It's not just Trump, the presidency is out of control (Rob Montz)
“It never lets up. Trump is a ubiquitous, suffocating presence in American life.” But he wasn’t the first president to get too big for his britches, “the modern presidency is the framers’ worst nightmare, a flatly unconstitutional concentration of power. [It has become] the driving force of dysfunction in our politics.”
Article II outlines a modes role for the president: Execute the laws passed by Congress, appoint some key government posts, interface with foreign leaders, and use the veto to check populist passions. Thus, “the president was basically a lackey for Congress, the deliberative and more democratically sensitive branch of government.”
When did things start going wrong? Consider FDR, with his “fireside chat” radio addresses, which created an unprecedented, immensely exploitable emotional connection with the public.” And before you know it, the public is expecting the president to be savior of the national soul, healer-in-chief after disasters, super-hero battling America’s enemies, overseer of the economy. The president issued over 3,700 executive orders, creating vast new jobs programs and public agencies, sending Japanese Americans to internment camps after Pearl Harbor, etc.
And things got worse with the advent of television. Personal charisma could not be leveraged to create a cultural, which is how JFK – “a pill-popping sex addict” became a youthful icon of Camelot mythology.
Ronald Reagan became the mascot of small government conservatism, even though “his actual policy record is a lot less libertarian than Jimmy Carter’s.”
George W. Bush rode record presidential approval ratings after 9/11 to erect “a vast extrajudicial surveillance apparatus to tap citizen’s phone calls and e-mails." And while Barrack Obama railed against these innovations in the 2008 campaign, he “got away with retaining that apparatus in its entirety" once he got into office. Seems like the presidential mystique “incapacitates people’s critical faculties.”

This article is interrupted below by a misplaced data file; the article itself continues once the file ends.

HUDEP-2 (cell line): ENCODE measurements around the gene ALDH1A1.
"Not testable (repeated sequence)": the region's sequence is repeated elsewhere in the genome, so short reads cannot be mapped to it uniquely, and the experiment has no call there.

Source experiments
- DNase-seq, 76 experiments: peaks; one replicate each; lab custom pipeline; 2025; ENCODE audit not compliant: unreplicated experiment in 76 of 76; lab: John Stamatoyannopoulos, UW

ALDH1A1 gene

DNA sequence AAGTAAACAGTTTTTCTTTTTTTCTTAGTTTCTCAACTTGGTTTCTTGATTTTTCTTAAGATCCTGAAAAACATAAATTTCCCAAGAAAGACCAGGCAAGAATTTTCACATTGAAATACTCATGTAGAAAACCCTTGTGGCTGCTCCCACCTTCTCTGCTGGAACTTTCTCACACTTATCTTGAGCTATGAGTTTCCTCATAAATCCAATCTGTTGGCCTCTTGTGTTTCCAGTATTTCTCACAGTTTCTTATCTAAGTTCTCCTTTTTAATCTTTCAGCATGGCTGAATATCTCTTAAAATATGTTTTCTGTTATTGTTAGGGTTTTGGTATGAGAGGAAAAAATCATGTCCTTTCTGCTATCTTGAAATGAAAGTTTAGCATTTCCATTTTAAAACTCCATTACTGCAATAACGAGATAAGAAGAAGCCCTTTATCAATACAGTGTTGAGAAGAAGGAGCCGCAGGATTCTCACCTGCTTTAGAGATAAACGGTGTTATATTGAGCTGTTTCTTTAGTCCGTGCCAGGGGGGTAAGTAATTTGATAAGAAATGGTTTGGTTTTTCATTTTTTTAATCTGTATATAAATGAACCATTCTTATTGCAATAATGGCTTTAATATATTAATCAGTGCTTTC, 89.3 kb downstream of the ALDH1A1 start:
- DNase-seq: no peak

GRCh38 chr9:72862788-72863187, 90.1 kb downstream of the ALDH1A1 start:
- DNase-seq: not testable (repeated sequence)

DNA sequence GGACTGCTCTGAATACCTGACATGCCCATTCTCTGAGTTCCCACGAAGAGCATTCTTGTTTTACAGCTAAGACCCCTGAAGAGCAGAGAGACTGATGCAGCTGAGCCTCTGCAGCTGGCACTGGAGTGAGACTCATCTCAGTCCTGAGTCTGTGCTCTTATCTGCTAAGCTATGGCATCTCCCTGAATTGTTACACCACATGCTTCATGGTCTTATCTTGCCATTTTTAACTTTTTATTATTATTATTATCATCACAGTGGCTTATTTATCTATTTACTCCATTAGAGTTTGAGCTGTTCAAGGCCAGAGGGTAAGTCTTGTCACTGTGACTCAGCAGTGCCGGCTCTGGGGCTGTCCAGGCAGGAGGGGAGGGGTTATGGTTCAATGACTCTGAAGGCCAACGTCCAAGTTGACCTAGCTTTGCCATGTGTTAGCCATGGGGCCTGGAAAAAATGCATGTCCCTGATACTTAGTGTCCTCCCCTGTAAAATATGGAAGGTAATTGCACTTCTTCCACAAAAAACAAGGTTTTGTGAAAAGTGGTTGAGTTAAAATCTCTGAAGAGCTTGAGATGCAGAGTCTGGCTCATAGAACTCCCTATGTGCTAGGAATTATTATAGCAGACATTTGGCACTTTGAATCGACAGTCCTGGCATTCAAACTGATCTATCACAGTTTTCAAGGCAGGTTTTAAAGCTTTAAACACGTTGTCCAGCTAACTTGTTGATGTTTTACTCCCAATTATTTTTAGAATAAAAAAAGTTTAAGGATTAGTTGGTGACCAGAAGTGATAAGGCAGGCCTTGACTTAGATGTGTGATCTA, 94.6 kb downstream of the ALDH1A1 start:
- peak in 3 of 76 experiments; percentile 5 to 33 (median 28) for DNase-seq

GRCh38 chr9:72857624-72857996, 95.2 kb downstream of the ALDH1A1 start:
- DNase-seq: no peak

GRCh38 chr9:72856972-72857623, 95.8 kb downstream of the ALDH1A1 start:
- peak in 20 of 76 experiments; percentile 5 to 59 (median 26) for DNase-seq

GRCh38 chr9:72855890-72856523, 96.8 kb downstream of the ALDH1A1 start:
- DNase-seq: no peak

A full 1/3 of the White House staff is devoted to image management, and the presidential image (and popularity it produces) “is largely detached from the president’s concrete accomplishments.”
Executive power tends to work like a one-way ratchet, up in an emergency and never down afterwards. We haven’t had a declaration of war in a long time, starting with the 1950 intervention in Korea, called a “police action,” which lasted three years and cost the lives of 30,000 Americans. “Congress doesn’t start wars anymore, it just signs off when president say we’re in one.” Vietnam under LBJ, Cambodia under Nixon, Bosnia under Clinton.
So now we have “a president who treats the office as his own private fiefdom, dismissing critics as [enemies] of the people.” But basically, this is just the logical extension of what’s been developing for a long time – in essence “a soft monarchy” rather than democracy. “Fixing our politics requires draining the office of both its formal powers and out-sized importance in American life.”
This analysis overlooks a fundamental point, which is that Congress has not shown itself capable of exercising national leadership. FDR didn’t establish jobs programs and agencies by executive order, these New Deal innovations began with congressional legislation. Etc.
So if presidents were cut down to size, as recommended in the closing paragraph, it’s far from clear that the 535 members of Congress – none of whom are accountable to the voters of the country as a whole – could collectively assume their leadership role.
Mr. Montz is a director at We the Internet TV.